Novartis Animal Health Taps Colle + McVoyNovartis Animal Health US Inc. named Colle + McVoy, Minneapolis, to handle integrated marketing on a $25 million companion animal division account that incorporates heavy doses of direct and interactive marketing.
The account previously was held by the now-defunct Earle Palmer Brown, New York. Bozell, New York, then picked up project work, while public relations was handled first by Weber Shandwick and then Golin Harris.
Colle + McVoy, 90 percent owned by Canadian agency conglomerate Maxxcom, won the consolidated business after initially working on Greensboro, NC-based Novartis Animal Health's direct-to-veterinarians marketing. There was no review.
"They're trying to make Novartis Animal Health the leading supplier in the category of animal health in the U.S.," said Chuck Kushell, CEO of Colle + McVoy, a 68-year-old agency with clients like Cenex, Minnesota Office of Tourism, Honda, Nestle Purina and 3M.
Part of the Swiss-owned Novartis Group, Novartis Animal Health last year reported net income of $4.7 billion on revenue of $20.9 billion. It plans to debut a slew of companion animal brands this year. This includes the direct-to-consumer launch of Deramaxx, a canine pain medication similar to Celebrex and Vioxx2 for humans.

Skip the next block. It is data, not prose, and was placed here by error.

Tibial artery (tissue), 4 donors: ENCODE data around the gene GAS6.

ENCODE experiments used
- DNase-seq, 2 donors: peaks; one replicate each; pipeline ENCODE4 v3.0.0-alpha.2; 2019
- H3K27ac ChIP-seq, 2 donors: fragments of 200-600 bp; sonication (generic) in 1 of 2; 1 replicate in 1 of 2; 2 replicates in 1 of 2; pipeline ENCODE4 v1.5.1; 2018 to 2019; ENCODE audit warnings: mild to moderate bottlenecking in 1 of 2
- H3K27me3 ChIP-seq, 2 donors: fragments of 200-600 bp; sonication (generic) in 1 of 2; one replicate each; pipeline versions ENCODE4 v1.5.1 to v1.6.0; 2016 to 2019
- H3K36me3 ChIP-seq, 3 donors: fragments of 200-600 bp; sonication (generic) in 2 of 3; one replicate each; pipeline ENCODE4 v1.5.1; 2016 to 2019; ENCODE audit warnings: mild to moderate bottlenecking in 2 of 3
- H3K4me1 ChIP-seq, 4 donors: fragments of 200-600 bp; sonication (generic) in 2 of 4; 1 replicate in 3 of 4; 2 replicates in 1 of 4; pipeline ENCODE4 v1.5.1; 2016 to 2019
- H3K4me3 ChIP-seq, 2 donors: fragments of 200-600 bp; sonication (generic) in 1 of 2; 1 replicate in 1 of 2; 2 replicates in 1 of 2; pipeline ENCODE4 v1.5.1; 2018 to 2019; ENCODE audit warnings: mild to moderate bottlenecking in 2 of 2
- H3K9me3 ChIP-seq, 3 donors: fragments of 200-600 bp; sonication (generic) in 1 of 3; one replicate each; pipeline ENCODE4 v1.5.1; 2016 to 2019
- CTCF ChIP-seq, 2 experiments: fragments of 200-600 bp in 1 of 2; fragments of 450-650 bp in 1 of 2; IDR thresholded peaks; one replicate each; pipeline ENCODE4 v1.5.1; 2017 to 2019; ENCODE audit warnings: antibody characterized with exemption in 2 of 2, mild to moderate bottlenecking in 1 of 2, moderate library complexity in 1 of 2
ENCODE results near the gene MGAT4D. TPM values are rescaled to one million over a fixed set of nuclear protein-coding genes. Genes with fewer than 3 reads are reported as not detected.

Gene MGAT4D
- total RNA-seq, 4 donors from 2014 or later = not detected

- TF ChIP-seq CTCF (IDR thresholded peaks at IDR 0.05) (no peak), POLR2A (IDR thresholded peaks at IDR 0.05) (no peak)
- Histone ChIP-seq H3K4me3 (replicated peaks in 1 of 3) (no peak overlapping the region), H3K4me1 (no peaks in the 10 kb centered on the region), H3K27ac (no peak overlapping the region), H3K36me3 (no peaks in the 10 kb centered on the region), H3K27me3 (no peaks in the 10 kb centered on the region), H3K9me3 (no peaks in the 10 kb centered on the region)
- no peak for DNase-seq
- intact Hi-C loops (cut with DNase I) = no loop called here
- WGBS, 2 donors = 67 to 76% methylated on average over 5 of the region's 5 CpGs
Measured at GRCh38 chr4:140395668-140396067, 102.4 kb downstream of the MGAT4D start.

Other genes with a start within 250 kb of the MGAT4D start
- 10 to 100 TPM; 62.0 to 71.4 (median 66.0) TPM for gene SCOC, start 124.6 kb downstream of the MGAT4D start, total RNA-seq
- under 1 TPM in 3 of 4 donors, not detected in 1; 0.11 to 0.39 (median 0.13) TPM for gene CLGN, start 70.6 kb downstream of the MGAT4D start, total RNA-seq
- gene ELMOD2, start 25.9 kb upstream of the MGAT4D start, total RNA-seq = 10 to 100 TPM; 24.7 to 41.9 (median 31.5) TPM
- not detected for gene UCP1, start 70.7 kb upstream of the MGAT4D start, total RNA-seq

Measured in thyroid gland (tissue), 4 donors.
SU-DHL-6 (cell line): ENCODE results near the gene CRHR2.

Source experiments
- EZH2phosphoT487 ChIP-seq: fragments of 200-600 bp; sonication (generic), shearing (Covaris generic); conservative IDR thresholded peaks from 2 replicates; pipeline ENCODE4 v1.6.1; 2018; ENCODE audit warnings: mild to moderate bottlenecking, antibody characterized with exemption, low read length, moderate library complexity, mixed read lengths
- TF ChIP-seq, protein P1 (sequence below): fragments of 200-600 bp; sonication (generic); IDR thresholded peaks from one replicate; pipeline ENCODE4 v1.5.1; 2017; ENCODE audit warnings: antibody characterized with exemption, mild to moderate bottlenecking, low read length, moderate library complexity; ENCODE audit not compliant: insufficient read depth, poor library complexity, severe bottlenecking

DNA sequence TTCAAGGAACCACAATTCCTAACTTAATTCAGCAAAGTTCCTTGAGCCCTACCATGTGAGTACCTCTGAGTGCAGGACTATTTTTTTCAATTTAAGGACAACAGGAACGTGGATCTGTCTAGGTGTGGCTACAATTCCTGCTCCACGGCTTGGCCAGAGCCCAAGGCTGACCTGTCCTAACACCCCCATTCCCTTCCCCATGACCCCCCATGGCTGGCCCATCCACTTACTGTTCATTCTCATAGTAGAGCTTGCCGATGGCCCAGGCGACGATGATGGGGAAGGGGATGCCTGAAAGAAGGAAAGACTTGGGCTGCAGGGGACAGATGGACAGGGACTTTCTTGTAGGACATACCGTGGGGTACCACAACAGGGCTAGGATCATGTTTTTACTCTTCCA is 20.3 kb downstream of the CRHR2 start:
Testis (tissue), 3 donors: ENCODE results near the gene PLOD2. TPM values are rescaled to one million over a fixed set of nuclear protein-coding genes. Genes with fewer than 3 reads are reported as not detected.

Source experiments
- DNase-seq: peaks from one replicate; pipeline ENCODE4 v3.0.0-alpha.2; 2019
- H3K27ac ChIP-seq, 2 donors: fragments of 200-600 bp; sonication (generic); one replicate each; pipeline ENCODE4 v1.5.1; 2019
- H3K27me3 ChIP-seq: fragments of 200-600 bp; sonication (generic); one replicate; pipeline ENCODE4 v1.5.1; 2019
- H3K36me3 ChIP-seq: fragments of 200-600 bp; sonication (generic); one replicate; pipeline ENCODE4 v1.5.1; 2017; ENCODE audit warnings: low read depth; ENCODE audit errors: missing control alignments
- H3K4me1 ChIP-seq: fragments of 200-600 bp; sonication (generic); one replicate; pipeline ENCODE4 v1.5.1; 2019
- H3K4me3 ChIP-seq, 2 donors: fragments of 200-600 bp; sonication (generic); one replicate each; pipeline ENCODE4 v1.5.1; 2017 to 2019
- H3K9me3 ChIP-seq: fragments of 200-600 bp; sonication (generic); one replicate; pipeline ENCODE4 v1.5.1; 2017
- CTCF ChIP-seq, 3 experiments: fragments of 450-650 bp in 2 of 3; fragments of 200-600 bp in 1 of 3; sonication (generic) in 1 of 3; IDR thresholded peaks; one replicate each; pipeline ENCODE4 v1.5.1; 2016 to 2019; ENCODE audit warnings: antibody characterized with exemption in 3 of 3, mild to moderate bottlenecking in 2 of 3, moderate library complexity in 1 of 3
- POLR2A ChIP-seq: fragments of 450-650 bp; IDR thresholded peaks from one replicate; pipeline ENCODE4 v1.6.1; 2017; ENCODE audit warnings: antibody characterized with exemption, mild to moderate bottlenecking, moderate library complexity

In addition to Deramaxx, Novartis Animal Health asked Colle + McVoy to devise marketing for its line of intestinal parasite, flea and heartworm products. Corporate communication is included.
Services offered by the agency cover strategic consulting, communications and marketing directed to vets and consumers, public relations, direct and interactive marketing, and sales force training and support. Media planned include television, mail, consumer and trade print, loyalty programs, Web sites for information and e-commerce, and trade shows and events.
Marketing on such a vast scale is intended to help Novartis Animal Health face down competition from Pfizer Inc. Deramaxx will go head-to-head with Pfizer's Rimadyl, a leading canine pain relief drug for arthritis symptoms in dogs.